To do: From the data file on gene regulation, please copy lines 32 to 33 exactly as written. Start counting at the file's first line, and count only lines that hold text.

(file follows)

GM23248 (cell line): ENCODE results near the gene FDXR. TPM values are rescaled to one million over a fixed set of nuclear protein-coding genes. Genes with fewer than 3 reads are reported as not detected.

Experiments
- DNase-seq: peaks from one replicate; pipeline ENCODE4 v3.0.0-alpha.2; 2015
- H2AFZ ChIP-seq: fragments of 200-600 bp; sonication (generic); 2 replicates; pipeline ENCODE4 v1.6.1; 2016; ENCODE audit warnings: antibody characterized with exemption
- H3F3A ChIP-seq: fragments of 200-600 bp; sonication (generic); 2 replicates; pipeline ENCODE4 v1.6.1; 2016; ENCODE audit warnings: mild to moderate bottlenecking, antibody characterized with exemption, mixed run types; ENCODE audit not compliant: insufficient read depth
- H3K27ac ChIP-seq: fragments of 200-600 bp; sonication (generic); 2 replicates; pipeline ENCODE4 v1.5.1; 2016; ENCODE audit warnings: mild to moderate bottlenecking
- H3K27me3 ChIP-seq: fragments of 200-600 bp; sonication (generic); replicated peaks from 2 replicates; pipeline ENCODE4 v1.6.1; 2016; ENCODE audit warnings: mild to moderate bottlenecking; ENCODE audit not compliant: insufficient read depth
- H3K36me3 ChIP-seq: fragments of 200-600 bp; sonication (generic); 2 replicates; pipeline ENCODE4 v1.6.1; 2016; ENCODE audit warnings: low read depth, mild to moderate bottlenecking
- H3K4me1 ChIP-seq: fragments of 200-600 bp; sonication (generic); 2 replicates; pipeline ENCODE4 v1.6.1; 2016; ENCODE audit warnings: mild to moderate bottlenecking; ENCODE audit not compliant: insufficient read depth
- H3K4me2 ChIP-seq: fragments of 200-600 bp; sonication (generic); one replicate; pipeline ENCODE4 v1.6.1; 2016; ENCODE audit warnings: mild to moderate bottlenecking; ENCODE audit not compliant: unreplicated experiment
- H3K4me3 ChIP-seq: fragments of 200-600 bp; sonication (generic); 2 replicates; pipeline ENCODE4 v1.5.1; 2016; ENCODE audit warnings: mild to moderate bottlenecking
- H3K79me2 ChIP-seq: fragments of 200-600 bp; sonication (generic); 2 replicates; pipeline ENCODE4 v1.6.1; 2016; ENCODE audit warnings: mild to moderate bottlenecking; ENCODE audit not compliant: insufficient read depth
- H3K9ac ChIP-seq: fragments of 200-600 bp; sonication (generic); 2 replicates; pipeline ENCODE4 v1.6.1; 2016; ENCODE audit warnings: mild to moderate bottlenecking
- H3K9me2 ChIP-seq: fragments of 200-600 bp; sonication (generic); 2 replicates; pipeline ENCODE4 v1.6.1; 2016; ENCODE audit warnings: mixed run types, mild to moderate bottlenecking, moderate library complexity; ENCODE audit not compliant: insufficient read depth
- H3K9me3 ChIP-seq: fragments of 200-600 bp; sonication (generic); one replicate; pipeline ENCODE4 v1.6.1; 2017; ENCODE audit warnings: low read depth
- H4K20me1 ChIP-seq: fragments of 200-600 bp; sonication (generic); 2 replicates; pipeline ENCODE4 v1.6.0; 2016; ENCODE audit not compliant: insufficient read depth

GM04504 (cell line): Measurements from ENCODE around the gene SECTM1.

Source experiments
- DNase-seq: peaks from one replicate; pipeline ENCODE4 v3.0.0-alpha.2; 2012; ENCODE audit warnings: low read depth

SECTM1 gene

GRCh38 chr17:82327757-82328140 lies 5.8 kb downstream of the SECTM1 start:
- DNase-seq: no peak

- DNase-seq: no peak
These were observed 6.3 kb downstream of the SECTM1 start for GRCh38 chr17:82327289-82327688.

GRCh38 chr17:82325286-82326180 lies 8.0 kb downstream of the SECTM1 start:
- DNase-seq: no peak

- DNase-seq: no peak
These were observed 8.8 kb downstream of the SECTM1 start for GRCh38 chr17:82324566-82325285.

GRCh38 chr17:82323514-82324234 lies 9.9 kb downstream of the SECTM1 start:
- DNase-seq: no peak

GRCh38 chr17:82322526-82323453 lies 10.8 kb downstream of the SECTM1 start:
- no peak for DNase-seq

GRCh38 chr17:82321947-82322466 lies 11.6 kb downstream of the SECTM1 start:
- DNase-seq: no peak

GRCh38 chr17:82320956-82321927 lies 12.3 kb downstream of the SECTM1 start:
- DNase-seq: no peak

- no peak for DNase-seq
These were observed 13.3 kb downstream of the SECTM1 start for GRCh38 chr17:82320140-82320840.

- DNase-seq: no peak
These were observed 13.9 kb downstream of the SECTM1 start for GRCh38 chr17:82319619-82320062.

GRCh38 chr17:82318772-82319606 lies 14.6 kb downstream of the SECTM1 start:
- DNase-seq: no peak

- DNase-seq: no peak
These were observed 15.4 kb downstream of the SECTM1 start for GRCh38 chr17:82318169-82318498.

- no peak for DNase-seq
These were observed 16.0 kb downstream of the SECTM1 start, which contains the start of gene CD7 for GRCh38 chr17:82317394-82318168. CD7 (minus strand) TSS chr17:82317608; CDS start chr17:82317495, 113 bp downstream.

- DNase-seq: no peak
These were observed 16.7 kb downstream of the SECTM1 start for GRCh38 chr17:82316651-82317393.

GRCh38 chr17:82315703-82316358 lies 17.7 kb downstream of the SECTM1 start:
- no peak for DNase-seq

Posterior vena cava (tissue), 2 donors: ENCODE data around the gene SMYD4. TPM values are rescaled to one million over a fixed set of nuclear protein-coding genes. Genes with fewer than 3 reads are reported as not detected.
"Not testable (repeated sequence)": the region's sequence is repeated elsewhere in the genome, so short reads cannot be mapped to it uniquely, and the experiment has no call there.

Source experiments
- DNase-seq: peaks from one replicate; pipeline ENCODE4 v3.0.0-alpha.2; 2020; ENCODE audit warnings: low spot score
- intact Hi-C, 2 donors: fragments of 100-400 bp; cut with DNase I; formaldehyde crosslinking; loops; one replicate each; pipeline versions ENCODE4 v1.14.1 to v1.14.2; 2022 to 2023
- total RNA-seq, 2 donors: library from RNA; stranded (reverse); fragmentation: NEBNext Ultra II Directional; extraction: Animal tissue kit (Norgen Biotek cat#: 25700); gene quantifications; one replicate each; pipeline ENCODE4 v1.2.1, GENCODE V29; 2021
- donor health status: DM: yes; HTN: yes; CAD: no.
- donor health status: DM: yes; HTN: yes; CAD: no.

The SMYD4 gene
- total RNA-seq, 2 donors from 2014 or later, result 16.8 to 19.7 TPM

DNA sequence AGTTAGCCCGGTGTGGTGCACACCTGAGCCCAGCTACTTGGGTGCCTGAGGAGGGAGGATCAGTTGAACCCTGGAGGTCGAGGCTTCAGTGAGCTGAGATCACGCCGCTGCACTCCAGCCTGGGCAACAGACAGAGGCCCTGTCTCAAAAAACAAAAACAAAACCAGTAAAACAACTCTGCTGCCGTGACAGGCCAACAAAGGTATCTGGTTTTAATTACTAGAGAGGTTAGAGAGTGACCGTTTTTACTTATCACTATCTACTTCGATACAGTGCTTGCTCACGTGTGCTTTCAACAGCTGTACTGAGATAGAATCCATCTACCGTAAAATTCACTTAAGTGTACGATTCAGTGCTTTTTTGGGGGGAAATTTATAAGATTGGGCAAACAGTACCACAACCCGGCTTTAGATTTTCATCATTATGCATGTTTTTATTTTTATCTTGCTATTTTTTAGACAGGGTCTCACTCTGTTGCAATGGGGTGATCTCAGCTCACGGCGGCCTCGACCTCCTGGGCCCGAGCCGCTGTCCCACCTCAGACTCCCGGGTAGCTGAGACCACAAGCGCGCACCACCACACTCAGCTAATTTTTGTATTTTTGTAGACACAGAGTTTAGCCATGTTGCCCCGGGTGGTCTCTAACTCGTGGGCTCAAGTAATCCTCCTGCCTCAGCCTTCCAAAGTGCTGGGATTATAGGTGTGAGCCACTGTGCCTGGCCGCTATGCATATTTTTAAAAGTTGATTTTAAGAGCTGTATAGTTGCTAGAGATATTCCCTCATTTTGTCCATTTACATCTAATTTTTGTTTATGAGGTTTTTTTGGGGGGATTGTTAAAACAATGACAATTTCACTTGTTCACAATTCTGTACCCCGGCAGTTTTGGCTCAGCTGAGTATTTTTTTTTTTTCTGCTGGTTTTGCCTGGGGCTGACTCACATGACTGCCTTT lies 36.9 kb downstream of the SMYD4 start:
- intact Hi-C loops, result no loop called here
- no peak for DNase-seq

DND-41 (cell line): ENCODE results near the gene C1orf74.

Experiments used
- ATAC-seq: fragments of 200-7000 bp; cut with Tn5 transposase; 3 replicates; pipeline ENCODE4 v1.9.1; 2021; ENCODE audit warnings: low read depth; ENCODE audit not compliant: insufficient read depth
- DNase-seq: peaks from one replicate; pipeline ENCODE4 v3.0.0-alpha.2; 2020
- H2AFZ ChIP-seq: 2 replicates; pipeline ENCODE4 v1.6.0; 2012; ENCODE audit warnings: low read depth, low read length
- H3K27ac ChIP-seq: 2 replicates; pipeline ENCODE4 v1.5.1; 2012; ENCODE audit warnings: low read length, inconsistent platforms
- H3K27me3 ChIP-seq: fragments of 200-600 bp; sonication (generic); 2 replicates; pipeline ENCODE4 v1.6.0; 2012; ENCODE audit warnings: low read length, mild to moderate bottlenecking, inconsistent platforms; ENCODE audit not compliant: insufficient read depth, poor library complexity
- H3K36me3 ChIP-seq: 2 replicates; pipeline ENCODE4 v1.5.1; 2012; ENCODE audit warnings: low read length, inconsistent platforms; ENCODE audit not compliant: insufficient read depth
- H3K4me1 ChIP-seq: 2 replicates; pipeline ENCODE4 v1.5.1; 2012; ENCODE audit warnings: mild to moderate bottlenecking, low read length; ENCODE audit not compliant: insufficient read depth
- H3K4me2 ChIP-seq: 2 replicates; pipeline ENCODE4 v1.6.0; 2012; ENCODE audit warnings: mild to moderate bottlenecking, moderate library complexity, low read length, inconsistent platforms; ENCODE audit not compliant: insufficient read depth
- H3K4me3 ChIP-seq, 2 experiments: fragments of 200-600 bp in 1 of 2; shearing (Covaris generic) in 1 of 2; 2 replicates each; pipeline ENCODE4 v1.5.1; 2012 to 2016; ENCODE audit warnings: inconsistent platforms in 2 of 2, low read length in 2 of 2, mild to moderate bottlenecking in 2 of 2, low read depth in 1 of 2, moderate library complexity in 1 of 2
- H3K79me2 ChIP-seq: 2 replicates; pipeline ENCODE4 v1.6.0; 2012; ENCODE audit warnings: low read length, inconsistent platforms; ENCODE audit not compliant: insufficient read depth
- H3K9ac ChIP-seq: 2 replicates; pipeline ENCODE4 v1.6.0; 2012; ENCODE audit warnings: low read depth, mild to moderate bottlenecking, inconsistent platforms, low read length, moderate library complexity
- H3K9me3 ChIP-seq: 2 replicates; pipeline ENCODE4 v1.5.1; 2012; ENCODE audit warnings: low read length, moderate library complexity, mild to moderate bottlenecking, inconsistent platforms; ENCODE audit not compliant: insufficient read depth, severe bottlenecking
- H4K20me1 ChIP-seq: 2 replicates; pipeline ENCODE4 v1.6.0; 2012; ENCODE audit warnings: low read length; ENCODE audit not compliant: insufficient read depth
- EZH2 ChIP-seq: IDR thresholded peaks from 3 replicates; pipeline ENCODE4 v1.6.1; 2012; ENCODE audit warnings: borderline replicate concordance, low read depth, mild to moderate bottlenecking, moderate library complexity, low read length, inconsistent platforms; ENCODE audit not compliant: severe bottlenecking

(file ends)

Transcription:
- no peak for DNase-seq

GRCh38 chr17:82321947-82322466 lies 11.6 kb downstream of the SECTM1 start: